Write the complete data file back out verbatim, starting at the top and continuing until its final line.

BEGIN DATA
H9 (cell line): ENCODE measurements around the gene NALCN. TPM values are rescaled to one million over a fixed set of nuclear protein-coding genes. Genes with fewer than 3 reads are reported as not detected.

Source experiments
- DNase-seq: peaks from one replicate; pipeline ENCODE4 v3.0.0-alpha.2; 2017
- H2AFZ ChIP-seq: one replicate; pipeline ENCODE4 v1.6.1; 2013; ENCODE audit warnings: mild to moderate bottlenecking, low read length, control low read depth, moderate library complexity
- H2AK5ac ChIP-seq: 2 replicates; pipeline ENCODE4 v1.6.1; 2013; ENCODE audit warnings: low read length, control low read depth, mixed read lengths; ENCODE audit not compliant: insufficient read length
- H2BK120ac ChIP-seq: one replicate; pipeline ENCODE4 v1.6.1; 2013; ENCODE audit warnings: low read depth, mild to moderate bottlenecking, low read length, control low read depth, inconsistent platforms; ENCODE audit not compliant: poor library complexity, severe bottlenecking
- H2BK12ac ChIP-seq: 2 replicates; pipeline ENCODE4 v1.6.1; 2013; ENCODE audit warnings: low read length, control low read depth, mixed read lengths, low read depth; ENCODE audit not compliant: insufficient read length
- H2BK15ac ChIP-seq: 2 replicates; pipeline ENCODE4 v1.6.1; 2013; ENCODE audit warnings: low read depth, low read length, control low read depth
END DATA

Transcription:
H9 (cell line): ENCODE measurements around the gene NALCN. TPM values are rescaled to one million over a fixed set of nuclear protein-coding genes. Genes with fewer than 3 reads are reported as not detected.

Source experiments
- DNase-seq: peaks from one replicate; pipeline ENCODE4 v3.0.0-alpha.2; 2017
- H2AFZ ChIP-seq: one replicate; pipeline ENCODE4 v1.6.1; 2013; ENCODE audit warnings: mild to moderate bottlenecking, low read length, control low read depth, moderate library complexity
- H2AK5ac ChIP-seq: 2 replicates; pipeline ENCODE4 v1.6.1; 2013; ENCODE audit warnings: low read length, control low read depth, mixed read lengths; ENCODE audit not compliant: insufficient read length
- H2BK120ac ChIP-seq: one replicate; pipeline ENCODE4 v1.6.1; 2013; ENCODE audit warnings: low read depth, mild to moderate bottlenecking, low read length, control low read depth, inconsistent platforms; ENCODE audit not compliant: poor library complexity, severe bottlenecking
- H2BK12ac ChIP-seq: 2 replicates; pipeline ENCODE4 v1.6.1; 2013; ENCODE audit warnings: low read length, control low read depth, mixed read lengths, low read depth; ENCODE audit not compliant: insufficient read length
- H2BK15ac ChIP-seq: 2 replicates; pipeline ENCODE4 v1.6.1; 2013; ENCODE audit warnings: low read depth, low read length, control low read depth